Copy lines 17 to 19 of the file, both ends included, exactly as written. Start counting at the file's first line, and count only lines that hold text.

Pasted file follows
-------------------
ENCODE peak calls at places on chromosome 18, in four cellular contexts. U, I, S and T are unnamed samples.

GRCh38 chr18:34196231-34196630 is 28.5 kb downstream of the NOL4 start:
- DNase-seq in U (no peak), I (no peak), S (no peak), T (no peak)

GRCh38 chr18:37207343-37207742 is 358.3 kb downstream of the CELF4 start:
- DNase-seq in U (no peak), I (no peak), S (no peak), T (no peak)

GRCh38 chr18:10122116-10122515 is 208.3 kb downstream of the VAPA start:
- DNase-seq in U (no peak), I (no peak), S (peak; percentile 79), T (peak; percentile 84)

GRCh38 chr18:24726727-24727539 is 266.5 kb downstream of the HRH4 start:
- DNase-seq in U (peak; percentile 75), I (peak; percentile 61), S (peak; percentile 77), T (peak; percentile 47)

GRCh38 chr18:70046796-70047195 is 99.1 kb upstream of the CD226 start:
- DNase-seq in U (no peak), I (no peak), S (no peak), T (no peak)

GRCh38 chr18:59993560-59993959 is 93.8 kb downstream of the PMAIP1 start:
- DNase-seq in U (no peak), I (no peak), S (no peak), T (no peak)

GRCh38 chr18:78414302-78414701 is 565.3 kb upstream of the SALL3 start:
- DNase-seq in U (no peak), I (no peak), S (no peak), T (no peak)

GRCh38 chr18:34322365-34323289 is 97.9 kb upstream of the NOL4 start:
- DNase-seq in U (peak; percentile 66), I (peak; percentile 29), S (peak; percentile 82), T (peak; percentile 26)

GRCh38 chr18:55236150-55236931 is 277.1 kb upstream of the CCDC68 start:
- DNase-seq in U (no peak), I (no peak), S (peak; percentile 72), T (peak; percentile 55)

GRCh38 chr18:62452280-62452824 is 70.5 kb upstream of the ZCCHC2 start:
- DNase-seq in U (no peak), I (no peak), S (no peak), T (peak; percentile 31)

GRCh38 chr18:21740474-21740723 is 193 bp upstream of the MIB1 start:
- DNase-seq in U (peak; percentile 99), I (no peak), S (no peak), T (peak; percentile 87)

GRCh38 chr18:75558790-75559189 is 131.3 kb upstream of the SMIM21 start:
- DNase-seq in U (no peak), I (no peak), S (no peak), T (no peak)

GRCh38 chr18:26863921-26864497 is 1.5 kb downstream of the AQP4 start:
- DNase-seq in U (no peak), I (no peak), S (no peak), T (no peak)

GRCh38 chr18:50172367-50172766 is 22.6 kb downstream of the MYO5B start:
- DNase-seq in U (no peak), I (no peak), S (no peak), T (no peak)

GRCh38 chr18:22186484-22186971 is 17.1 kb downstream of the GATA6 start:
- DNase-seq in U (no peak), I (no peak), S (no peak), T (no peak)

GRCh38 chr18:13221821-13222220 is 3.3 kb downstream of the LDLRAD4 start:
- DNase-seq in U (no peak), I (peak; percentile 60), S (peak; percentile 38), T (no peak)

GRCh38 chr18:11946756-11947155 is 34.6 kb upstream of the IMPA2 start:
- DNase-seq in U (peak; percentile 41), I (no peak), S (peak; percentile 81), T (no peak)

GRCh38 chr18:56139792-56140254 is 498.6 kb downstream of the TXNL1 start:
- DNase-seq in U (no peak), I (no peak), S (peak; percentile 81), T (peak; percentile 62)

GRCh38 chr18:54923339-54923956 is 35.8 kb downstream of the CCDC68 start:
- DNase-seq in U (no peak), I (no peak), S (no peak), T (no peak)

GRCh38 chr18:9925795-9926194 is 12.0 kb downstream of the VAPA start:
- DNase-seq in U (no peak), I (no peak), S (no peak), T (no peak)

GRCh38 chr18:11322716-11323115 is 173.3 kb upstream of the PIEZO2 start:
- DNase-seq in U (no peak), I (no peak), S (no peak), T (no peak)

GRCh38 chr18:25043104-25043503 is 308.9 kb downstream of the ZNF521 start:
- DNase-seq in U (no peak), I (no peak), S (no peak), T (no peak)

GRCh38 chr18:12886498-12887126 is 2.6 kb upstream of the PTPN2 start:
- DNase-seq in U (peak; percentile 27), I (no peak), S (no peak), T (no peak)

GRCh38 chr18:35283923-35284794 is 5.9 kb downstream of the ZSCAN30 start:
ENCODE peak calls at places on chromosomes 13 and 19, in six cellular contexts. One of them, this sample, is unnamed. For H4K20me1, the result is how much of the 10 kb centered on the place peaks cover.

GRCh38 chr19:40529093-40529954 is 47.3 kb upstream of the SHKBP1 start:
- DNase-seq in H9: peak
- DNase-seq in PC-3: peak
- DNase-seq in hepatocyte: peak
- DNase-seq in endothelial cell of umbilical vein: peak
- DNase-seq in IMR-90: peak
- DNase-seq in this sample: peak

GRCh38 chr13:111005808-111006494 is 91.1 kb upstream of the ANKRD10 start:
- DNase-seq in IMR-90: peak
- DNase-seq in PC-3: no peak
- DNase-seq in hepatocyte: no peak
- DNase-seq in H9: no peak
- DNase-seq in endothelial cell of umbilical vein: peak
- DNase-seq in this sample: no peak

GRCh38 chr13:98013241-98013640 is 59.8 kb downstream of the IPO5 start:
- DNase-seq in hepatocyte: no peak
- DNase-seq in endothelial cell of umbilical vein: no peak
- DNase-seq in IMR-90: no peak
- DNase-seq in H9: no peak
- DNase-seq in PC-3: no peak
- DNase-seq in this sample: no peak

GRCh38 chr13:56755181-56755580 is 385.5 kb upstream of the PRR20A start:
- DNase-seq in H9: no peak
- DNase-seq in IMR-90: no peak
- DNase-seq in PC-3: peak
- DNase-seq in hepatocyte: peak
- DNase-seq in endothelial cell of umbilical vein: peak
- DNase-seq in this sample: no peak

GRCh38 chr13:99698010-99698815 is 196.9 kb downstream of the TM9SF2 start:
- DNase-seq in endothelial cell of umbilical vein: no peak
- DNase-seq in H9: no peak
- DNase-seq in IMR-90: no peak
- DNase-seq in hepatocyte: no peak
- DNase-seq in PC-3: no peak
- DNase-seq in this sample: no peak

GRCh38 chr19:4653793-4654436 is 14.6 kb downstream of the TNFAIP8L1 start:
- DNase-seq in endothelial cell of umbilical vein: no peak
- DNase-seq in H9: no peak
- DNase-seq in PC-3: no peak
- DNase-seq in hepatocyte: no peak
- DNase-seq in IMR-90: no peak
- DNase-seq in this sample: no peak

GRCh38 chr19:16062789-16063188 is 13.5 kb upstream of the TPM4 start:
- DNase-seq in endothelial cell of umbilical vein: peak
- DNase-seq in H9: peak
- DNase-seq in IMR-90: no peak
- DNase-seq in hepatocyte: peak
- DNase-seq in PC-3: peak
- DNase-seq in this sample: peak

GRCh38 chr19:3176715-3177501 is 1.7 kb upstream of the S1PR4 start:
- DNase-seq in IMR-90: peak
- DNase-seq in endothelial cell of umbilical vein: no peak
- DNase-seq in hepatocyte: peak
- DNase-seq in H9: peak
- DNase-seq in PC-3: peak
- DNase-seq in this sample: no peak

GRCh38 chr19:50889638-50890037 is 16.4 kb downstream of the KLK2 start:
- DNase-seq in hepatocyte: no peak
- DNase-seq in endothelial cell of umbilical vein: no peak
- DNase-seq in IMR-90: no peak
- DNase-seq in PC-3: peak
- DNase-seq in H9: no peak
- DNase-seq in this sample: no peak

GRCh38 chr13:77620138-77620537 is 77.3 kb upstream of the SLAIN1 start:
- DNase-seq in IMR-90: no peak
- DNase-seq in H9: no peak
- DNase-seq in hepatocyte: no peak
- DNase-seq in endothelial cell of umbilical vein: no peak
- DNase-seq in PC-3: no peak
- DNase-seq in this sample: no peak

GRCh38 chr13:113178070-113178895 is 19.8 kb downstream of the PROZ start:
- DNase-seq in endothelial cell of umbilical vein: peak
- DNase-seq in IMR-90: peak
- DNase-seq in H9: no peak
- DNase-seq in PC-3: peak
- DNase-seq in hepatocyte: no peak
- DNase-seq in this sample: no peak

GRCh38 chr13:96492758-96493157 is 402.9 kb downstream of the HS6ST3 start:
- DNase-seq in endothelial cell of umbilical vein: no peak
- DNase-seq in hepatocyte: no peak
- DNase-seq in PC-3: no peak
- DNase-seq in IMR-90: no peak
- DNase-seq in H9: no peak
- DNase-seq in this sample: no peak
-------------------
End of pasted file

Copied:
- DNase-seq in U (peak; percentile 66), I (peak; percentile 29), S (peak; percentile 82), T (peak; percentile 26)

GRCh38 chr18:55236150-55236931 is 277.1 kb upstream of the CCDC68 start:
- DNase-seq in U (no peak), I (no peak), S (peak; percentile 72), T (peak; percentile 55)